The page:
ISLAMABAD: Pakistan’s pharmaceutical industry has urged the government to abolish a newly imposed one percent sales tax and jack up prices of all medicines to overcome the shortage of over fifty life-saving drugs in the local market.
The new sales tax was included in Pakistan’s latest budget, approved by parliament this week. The government has been struggling to levy maximum direct and indirect taxes on different products and businesses to shore up its fragile economy and meet the conditions of the International Monetary Fund to revive a stalled $6 billion loan program.
“We strongly urge the government to withdraw one percent sales tax on medicines to keep the industry viable and overcome shortage of life-saving drugs in the market,” Qazi Mansoor Dilawar, chairman of Pakistan Pharmaceutical Manufacturers’ Association, told Arab News.
He said the supply of over fifty essential medicines had been disrupted in the market since manufacturers were importing the raw material to produce only those medicines that were profitable to them.
“Our input cost has escalated manifold in the last two years with the appreciation of dollar, increase in freight charges and international raw material, but the government is not willing to increase the prices of medicine,” he said.
The annual total pharmaceutical market in Pakistan is estimated to be around Rs700 billion. Pakistan imports much of the medicinal raw material from China and industrial experts say freight charges have increased around eight times since the onset of the COVID-19 pandemic.
In January, the country’s ousted premier Imran Khan’s administration imposed a 17 percent sales tax on the import of raw material, promising that the amount would be refunded to pharmaceutical companies after the consumption of their stock.
Prime Minister Shehbaz Sharif’s government has now withdrawn the 17 percent tax on the import of raw material, but levied one percent sales tax on all medicines.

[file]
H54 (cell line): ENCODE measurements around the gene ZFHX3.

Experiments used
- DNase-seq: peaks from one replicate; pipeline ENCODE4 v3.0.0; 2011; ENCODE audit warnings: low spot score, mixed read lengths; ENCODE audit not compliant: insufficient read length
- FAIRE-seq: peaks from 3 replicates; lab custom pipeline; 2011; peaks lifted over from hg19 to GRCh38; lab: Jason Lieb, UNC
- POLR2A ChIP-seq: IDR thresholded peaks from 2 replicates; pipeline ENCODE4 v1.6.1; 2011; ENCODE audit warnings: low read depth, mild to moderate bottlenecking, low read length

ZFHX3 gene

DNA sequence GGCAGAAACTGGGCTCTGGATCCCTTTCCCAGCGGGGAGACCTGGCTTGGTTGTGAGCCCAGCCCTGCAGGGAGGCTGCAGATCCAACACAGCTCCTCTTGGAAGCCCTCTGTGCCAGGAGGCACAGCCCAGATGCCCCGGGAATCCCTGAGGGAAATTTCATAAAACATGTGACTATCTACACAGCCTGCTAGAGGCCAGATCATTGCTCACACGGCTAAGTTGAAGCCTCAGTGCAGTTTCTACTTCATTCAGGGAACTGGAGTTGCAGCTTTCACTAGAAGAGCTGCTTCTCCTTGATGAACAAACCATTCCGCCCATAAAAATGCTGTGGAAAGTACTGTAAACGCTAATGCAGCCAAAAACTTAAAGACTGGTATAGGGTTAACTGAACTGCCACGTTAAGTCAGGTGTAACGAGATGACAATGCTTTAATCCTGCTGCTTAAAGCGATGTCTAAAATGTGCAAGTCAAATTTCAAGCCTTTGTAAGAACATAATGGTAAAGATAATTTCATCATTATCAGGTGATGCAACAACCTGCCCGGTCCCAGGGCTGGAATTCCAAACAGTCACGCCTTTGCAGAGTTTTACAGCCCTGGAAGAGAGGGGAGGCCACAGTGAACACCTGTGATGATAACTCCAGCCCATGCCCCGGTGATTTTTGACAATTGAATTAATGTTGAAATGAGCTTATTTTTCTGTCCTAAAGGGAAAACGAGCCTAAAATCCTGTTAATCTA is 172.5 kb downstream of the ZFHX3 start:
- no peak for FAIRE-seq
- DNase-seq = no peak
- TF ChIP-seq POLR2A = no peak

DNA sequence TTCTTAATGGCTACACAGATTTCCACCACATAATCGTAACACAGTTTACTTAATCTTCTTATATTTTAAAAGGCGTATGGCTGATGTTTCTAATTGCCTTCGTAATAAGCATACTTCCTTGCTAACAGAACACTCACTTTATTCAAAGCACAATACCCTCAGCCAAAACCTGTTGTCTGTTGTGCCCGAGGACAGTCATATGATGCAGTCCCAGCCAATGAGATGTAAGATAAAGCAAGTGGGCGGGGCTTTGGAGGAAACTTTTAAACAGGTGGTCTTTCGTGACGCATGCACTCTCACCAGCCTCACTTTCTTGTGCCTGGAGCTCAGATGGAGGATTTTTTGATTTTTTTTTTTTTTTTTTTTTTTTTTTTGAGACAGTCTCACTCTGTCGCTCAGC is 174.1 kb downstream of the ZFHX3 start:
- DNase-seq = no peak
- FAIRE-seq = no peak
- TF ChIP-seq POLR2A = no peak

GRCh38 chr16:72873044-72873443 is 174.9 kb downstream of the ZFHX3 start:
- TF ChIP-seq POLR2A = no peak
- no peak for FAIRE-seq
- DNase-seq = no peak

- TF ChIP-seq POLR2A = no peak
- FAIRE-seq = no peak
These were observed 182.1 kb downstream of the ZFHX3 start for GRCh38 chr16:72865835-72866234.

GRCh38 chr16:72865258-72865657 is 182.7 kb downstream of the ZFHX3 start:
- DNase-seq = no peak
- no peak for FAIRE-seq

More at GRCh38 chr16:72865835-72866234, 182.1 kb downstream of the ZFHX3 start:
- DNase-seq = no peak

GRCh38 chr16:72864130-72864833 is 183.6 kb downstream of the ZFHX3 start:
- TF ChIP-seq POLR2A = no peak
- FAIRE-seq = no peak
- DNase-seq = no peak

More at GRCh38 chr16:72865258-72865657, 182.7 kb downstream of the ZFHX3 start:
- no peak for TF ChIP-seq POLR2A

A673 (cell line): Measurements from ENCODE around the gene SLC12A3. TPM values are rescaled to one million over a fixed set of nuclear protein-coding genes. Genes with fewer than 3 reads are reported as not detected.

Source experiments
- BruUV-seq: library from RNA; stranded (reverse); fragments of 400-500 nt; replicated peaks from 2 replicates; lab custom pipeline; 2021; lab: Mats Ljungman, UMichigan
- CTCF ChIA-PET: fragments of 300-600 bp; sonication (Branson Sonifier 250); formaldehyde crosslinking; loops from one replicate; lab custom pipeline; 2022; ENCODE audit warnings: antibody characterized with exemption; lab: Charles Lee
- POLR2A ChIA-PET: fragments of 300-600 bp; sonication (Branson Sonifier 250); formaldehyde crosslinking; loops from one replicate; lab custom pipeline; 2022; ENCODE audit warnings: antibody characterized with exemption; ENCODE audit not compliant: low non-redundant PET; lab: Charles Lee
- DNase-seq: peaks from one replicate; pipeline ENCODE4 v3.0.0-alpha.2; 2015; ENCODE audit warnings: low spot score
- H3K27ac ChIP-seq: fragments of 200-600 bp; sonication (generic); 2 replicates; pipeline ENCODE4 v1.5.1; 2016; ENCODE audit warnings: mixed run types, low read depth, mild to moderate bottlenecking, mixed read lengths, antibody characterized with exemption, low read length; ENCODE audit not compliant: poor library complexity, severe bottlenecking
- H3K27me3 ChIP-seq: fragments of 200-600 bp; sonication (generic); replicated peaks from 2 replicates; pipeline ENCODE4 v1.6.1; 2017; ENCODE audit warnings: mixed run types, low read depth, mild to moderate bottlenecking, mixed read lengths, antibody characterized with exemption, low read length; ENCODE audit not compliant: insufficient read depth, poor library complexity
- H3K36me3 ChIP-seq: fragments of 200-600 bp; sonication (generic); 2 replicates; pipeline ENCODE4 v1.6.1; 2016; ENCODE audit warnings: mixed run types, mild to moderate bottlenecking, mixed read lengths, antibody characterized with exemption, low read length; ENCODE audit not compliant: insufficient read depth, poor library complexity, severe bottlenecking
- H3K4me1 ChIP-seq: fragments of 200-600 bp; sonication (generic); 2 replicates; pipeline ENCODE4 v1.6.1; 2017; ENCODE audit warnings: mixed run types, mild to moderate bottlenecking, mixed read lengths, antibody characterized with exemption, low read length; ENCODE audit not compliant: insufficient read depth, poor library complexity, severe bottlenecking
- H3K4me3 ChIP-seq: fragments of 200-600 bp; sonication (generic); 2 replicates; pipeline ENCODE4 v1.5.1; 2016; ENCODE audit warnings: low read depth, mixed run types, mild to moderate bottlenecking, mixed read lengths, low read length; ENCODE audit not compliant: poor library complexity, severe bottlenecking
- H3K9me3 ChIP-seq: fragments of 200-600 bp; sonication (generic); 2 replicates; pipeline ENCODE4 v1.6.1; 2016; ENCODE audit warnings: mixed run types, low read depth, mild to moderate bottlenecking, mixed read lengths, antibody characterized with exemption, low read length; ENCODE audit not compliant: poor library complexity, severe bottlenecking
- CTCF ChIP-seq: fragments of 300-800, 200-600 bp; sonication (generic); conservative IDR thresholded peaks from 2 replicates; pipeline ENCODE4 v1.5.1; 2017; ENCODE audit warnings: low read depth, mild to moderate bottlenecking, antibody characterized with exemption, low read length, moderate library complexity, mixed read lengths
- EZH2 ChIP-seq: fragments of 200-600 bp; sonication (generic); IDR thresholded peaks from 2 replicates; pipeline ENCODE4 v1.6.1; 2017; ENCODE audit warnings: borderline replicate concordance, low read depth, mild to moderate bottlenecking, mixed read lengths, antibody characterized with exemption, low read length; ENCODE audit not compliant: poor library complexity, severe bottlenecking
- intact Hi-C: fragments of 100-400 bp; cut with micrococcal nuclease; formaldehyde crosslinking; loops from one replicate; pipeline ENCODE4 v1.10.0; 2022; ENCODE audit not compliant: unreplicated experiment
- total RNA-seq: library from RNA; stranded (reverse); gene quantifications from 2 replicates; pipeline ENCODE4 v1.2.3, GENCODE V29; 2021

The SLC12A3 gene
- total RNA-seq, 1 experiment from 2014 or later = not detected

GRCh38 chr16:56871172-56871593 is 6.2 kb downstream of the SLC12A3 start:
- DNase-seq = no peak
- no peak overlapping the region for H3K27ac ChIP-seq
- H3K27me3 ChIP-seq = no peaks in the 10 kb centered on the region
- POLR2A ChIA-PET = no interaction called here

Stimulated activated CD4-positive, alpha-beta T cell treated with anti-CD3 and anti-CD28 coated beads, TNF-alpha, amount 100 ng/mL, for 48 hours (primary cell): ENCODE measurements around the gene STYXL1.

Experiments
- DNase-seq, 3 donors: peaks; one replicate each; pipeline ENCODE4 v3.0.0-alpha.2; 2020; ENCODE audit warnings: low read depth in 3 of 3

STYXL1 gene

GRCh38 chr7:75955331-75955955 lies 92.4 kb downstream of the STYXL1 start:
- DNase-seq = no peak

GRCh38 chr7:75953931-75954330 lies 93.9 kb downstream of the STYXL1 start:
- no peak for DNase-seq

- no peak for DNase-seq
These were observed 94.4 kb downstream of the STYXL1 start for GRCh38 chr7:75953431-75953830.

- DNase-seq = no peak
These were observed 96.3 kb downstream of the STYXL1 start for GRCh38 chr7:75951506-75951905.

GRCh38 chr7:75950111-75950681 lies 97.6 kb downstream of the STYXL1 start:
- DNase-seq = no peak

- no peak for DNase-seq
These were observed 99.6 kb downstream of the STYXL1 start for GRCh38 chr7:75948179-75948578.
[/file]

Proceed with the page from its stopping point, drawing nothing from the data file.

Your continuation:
“This one percent sales tax on medicines means the industry will be collectively paying Rs70 billion in tax this year,” Dilawar said.
Unlike other businesses, the pharma industry cannot increase medicines prices on its own since only the federal government is authorized to revise the rates of lifesaving drugs.
“We have a capping of every medicine and cannot increase their price on our own,” the association chief said, adding if the government failed to withdraw the sales tax and increase medicines prices, there would be a shortage of another two hundred drugs in the market within a couple of weeks.
The government has promised to look into the demands of pharmaceutical companies and address their concerns to ensure smooth supply of medicines in the market.
“We are well aware of the pharma industry’s demands and are trying to address them,” Sajid Hussain Shah, a spokesperson for the health ministry, told Arab News.
However, he warned that the ministry would initiate action in case medicines were hoarded to create an artificial shortage in the market.
“We are closely monitoring the medicine supply,” he said, “and won’t spare anyone who is found guilty of creating artificial shortage of medicines.”